If we ride gracefully away from the election battlefield to view the
election from a higher hilltop, we may realize what an opportunity any
presidential election presents for the young women in our lives.

It’s an exciting time, one that provokes a lot of questions about who is
voting for whom and why.  Elementary and middle-school kids will
likely side with their parents, while high school students might be
developing strong opinions of their own. 

Girls as young as first or second grade can learn something significant
about the election process through history, and about the voting
process during an election year.  Older children start to grasp the
fabric of the important issues at hand.

How can our girls learn more about the election and the candidates on
the Internet?

One computer teacher in the infamous town of Sleepy Hollow, New
York, decided that the existing kid-friendly election sites were tailored
for older kids – very busy, lots of visuals, and not so easy to navigate. 
Terry Hongell decided to create Electing a President, a website that is
targeted for about the second-grade level.

She achieved her goal, in my opinion.  This site has clear, specific
areas you and your kids can click on for more information, such as
Words to Help You (glossary), All About Electing a President (election
history), 270 to Win (electoral college/process), and Vote for President (kids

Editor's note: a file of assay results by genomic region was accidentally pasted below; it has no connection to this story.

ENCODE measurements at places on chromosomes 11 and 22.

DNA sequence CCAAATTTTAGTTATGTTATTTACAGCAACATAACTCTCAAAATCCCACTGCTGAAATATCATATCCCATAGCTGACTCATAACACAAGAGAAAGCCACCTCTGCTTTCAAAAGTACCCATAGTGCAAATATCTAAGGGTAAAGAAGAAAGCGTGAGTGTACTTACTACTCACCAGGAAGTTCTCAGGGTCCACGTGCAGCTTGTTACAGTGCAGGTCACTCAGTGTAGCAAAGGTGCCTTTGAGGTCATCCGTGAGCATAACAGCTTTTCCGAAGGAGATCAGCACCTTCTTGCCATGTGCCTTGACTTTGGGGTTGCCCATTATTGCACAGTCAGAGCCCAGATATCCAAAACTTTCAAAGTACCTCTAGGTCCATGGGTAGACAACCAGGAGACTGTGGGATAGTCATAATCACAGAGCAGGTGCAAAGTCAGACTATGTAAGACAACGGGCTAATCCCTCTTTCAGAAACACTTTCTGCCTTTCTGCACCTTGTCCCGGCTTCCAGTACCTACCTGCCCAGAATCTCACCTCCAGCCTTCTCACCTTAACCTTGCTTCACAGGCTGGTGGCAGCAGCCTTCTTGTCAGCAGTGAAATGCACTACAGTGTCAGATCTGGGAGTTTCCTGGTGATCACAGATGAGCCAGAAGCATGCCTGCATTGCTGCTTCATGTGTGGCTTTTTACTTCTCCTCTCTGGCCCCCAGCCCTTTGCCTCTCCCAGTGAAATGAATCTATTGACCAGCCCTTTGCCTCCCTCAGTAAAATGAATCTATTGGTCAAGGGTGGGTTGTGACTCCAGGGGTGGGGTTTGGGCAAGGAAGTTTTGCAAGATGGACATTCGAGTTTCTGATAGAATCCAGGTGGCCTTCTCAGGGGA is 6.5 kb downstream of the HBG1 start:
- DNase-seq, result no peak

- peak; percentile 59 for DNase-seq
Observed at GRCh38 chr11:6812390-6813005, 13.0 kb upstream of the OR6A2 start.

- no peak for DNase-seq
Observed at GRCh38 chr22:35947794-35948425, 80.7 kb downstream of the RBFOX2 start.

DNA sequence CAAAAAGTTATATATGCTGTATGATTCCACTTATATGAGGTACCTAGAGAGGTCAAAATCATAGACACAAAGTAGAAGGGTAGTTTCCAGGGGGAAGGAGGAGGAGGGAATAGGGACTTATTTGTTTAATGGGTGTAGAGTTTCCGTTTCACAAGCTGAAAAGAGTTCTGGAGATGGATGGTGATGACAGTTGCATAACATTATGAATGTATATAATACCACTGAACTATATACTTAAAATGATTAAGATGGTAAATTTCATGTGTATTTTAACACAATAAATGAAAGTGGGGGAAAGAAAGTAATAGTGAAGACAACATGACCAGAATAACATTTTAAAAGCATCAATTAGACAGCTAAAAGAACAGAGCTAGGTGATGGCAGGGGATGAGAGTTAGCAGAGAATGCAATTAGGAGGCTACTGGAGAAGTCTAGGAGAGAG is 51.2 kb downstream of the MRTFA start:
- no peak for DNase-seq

can vote!  It’s virtually tied right now between Obama and McCain). 
My eight-year-old was so excited that she could finally place her vote
and see it “count!”

For older kids, my favorite site so far is called Scholastic Election 2008.
Scholastic has taken a news-style approach to the election coverage.
Articles allow kids to meet the candidates, explore the issues, and
follow the campaign trail.  Most of the articles are written by kids.

This site also offers a parent’s guide to the presidential elections,
where you and I can answer kids’ questions about the campaign and
find activities and resources to spark lively discussion.
Visit one of these sites and give your girls the chance to take a mini-
course about civics and government, explore election-related activities,
and express themselves through a vote.  They’ll feel much more
connected to the election than they would by watching the
mudslinging on T.V.

Mama J (Diane Fromme) is a writer, parent, and stepparent located in
Northern Colorado.  For more information on her stepparenting book,
go to



Tags: , , , ,

Leave a Reply